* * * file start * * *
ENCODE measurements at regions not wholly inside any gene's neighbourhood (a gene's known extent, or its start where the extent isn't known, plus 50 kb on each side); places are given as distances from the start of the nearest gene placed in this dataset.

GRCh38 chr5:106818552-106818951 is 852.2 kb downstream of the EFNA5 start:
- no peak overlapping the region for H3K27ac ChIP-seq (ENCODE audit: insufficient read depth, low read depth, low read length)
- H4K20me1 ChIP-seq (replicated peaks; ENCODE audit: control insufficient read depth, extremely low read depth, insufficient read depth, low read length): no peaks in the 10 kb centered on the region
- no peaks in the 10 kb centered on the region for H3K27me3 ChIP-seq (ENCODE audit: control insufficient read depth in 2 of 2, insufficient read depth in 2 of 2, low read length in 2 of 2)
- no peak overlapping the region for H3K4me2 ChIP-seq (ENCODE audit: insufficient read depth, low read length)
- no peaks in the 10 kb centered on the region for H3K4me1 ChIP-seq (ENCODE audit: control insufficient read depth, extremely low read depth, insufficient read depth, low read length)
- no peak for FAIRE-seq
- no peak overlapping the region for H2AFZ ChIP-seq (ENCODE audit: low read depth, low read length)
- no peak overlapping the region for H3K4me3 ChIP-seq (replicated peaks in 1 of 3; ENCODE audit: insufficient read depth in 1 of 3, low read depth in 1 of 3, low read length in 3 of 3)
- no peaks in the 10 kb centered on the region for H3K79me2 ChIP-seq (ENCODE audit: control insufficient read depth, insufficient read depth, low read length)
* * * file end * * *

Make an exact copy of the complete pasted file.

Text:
ENCODE measurements at regions not wholly inside any gene's neighbourhood (a gene's known extent, or its start where the extent isn't known, plus 50 kb on each side); places are given as distances from the start of the nearest gene placed in this dataset.

GRCh38 chr5:106818552-106818951 is 852.2 kb downstream of the EFNA5 start:
- no peak overlapping the region for H3K27ac ChIP-seq (ENCODE audit: insufficient read depth, low read depth, low read length)
- H4K20me1 ChIP-seq (replicated peaks; ENCODE audit: control insufficient read depth, extremely low read depth, insufficient read depth, low read length): no peaks in the 10 kb centered on the region
- no peaks in the 10 kb centered on the region for H3K27me3 ChIP-seq (ENCODE audit: control insufficient read depth in 2 of 2, insufficient read depth in 2 of 2, low read length in 2 of 2)
- no peak overlapping the region for H3K4me2 ChIP-seq (ENCODE audit: insufficient read depth, low read length)
- no peaks in the 10 kb centered on the region for H3K4me1 ChIP-seq (ENCODE audit: control insufficient read depth, extremely low read depth, insufficient read depth, low read length)
- no peak for FAIRE-seq
- no peak overlapping the region for H2AFZ ChIP-seq (ENCODE audit: low read depth, low read length)
- no peak overlapping the region for H3K4me3 ChIP-seq (replicated peaks in 1 of 3; ENCODE audit: insufficient read depth in 1 of 3, low read depth in 1 of 3, low read length in 3 of 3)
- no peaks in the 10 kb centered on the region for H3K79me2 ChIP-seq (ENCODE audit: control insufficient read depth, insufficient read depth, low read length)